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Sept. 23, 2014

Isaiah Rider Home, but Not Home Free

Teen Isaiah Rider is back in Kansas City with family members after months in Chicago foster care. But the drama is not over.

Removed from his mother’s custody for “medical neglect,” Isaiah remains a ward of the state of Illinois.

“He was suffering,” Michelle recently told the Kansas City Star. “They could not control his pain, so we asked for a transfer to another hospital. We were asking for them to get appropriate help, and they were failing to do that.”

Instead, Lurie’s Children’s Hospital in Chicago called in Illinois’ child protection services, who removed Isaiah from his mother’s custody and placed him in foster care.

Isaiah has neurofibromitosis, a genetic condition that causes often painful tumors to grow on the nerves throughout his body. He has been dealing with medical problems related to his condition since he was 6.

After his most recent surgery, he had continual and on-going pain, which led to Michelle’s fateful decision. And that is when Lurie’s called on the state of Illinois to intervene.

Illinois took custody of Isaiah and placed him in foster care until last week, when he was returned to Kansas City, into the custody of his grandparents.

“I am very thankful that he’s home,” his grandmother Judy told the Kansas City Star. “However, the restrictions that they’ve been able to provide through Cook County Court limit (my daughter’s) visitation.” She is not allowed to see her son unless one of her own parents is present.

Michelle is on trial in Chicago to try to regain custody of her son. The case started on Friday (Sept. 19), and could stretch on for months. “It’s very frustrating,” Michelle said of the situation. “He’s 17 years old. This needs to stop.”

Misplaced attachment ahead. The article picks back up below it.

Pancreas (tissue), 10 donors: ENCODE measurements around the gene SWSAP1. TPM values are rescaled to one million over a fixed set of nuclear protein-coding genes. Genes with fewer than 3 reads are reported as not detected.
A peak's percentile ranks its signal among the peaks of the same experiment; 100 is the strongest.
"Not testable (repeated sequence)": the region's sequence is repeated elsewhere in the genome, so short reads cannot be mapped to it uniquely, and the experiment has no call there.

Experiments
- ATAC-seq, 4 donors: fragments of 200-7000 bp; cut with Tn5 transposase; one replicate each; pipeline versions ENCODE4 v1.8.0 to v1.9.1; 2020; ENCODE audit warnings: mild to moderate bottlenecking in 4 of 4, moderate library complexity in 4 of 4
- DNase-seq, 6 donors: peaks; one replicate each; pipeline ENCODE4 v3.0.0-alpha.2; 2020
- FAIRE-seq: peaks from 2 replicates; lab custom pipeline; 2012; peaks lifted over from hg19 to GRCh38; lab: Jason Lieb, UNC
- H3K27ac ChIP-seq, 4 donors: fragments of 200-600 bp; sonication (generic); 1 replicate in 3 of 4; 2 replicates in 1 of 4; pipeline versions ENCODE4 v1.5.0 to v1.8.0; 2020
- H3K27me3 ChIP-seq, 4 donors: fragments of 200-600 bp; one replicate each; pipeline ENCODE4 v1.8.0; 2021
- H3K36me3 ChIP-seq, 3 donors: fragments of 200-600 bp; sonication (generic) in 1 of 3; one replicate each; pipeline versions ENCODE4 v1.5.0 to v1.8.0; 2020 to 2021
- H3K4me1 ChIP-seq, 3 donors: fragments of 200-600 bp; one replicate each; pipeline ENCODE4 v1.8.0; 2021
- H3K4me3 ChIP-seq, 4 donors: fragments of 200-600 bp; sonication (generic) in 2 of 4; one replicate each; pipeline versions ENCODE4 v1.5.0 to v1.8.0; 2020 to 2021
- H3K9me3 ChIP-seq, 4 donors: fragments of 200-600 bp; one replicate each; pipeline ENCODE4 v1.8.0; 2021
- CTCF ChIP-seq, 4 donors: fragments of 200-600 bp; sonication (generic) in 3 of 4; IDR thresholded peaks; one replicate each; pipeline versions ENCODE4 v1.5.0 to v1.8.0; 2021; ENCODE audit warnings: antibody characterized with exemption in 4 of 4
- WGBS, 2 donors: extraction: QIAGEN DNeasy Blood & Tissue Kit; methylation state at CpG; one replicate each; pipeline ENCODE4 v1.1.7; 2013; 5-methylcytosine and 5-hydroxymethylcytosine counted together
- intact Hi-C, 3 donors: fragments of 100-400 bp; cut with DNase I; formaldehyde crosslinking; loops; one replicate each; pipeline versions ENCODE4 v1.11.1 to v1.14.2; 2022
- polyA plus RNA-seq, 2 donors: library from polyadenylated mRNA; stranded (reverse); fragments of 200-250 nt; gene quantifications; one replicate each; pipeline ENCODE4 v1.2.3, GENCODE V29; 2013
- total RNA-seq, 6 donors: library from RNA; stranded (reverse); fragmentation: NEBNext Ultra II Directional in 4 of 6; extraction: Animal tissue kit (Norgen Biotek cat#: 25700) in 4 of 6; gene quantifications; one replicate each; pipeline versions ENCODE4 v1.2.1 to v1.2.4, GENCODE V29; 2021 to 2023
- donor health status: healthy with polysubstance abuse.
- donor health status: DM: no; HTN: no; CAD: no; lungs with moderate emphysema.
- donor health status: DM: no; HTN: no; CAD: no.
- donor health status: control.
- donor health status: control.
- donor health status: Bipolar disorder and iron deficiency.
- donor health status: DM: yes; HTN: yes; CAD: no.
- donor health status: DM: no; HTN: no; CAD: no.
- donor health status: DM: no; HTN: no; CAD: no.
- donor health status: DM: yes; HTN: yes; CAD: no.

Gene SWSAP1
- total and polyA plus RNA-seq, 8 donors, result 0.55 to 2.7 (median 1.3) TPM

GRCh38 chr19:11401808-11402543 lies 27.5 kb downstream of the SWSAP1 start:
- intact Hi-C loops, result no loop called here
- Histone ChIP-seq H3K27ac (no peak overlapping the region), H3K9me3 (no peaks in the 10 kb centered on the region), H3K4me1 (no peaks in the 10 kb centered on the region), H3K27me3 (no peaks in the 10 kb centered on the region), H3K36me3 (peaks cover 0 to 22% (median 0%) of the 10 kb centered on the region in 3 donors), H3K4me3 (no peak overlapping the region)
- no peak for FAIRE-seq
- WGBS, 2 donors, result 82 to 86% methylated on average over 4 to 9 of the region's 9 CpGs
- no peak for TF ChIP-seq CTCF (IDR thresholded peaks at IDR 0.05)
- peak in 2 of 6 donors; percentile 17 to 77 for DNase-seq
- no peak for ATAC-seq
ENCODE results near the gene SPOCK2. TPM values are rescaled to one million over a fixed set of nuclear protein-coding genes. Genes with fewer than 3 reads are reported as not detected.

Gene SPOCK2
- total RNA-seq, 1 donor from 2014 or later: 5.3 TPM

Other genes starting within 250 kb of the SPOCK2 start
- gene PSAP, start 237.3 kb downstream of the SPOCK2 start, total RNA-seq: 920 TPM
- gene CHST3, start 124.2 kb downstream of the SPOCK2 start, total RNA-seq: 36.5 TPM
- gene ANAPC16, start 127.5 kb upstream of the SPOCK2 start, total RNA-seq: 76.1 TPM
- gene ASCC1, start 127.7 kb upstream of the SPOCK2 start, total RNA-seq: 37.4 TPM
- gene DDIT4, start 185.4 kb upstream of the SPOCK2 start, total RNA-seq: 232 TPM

Almost a year and a half ago, we sent you a story of “Baby Sammy Home, but Not Home Free,” of a similar situation in California. And the Justina Pelletier case earlier this year followed a very similar pattern.

Under the Uniform Child-Custody Jurisdiction and Enforcement Act in Illinois (75- ILCS 36), it would appear that the Illinois courts should not have jurisdiction in the Rider case. Illinois is not Isaiah’s home, and he has no “significant connection with th[e] State other than mere physical presence.” The act has been adopted by the District of Columbia and every State except Massachusetts, and according to this reading of it, a Missouri court would rightly exercise jurisdiction over the case of Isaiah’s custody.

The law, however, is very complex. Illinois is already exercising jurisdiction, and it is not the purpose of this article to refute the court’s decision to do so.

But even if the UCCJEA were applied, there is no guarantee Michelle would win. Once a judge decides to ignore the fundamental right of parents to make medical decisions for their child, there is no telling what standard the judge will be looking for before he will entrust that parent with her own child again.

This is one great reason the Parental Rights Amendment looks to preserve those rights in the first place. Fit and loving parents should not have to defend their decisions to a judge when they have not been abusive or negligent. )

And make no mistake. The accusation of “neglect” against Michelle arose because doctors disagreed with her decision, not because of any action she had taken before.

Action Items
1. If you’re on Facebook, “like” our page at to follow Isaiah’s and other stories through our Facebook page.

2. Join with your $5 monthly donation (or save $10 by making a $50 annual gift) at Your membership enables us to promote state statutes to fix over-reaches like the one in the Rider case, while also funding efforts to pass the Parental Rights Amendment – the ultimate solution to this problem.

In addition, we will send you not only the September Elite Membership packet on meal planning, but also the special introductory packet on Parental Rights in the Medical Setting. Perhaps its content can help you keep Isaiah’s nightmare from ever playing out in your family.

(And if you’ve signed up for our Membership Enlistment Contest, remember that it concludes next week on September 30.)

3. Help us find where your candidates stand on parental rights as we head toward Election Day. With enough help, this can be a quick and easy task that allows us to notify thousands of voters. See details in last week’s newsletter, available here.

With your help, we can make situations like Isaiah and Michelle Rider’s a thing of the past. But it will take all of us to preserve the “enduring American tradition” of parental rights.


Michael Ramey
Director of Communications & Research

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